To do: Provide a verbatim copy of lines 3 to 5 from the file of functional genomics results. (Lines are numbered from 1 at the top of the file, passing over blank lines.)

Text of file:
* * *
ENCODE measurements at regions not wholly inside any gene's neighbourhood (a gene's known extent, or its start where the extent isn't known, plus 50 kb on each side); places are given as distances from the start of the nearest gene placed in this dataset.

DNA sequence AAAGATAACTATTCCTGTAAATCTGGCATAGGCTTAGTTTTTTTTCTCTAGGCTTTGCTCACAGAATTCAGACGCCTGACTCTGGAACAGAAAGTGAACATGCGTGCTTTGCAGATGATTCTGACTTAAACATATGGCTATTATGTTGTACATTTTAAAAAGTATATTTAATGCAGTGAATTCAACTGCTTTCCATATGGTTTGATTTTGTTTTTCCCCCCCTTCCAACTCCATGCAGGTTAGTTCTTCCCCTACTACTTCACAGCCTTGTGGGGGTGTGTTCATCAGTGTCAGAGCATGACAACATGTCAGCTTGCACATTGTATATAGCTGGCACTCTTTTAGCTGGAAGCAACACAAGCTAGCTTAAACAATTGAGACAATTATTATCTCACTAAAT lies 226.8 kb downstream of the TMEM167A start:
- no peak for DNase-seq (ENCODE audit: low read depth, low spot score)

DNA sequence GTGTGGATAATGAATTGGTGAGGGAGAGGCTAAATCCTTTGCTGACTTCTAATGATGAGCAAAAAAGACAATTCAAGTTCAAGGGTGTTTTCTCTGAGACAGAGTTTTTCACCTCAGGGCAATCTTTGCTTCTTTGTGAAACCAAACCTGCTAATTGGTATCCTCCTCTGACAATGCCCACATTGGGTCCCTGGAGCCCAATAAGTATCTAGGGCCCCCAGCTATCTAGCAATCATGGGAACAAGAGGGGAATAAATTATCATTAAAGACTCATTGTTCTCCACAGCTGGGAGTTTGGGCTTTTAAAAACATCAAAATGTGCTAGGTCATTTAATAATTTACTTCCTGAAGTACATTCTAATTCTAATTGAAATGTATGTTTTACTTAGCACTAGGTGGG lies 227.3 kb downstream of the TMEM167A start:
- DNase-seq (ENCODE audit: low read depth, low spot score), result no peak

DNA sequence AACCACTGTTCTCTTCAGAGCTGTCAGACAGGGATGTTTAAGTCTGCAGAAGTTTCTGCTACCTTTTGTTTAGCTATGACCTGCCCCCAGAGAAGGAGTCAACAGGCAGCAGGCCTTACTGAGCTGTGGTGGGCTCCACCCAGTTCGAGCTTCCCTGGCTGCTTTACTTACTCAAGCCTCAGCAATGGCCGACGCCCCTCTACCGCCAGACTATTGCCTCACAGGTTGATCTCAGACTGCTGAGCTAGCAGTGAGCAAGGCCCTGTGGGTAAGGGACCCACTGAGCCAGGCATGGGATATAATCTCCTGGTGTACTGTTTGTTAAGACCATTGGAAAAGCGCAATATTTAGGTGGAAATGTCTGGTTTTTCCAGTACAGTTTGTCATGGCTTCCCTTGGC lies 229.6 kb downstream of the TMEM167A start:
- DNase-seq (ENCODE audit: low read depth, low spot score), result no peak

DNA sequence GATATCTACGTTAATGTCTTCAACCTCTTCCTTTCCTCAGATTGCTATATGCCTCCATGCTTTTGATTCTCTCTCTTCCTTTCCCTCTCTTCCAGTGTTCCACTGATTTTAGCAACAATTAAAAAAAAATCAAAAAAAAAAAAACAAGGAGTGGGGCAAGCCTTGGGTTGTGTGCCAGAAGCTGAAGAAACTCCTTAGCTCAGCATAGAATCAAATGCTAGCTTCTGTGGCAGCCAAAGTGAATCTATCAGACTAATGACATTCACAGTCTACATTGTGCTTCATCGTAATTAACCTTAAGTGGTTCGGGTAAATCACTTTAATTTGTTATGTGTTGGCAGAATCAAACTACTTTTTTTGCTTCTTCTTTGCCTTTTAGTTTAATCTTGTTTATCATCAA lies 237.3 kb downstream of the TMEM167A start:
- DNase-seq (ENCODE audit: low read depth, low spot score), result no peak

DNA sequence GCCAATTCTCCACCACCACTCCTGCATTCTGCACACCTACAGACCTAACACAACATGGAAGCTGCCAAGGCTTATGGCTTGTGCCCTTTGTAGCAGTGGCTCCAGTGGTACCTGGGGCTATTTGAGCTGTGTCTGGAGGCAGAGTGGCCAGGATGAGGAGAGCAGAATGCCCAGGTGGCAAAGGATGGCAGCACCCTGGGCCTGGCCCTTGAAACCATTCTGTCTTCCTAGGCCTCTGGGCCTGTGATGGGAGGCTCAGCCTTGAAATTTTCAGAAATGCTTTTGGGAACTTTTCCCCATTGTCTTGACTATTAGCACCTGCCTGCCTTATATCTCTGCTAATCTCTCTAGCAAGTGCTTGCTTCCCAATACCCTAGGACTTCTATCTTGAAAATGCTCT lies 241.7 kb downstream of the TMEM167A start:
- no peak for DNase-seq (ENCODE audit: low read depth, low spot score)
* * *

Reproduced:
- no peak for DNase-seq (ENCODE audit: low read depth, low spot score)

DNA sequence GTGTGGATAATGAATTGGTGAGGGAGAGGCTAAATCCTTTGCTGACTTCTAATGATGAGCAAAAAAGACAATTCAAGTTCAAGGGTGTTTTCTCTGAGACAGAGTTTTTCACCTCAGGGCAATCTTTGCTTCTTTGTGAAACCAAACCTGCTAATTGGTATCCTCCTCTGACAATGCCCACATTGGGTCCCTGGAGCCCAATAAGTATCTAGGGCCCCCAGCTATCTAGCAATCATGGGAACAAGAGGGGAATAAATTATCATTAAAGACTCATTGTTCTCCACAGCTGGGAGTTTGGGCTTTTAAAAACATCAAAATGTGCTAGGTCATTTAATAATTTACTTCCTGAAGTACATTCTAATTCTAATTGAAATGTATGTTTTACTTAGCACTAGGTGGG lies 227.3 kb downstream of the TMEM167A start:
- DNase-seq (ENCODE audit: low read depth, low spot score), result no peak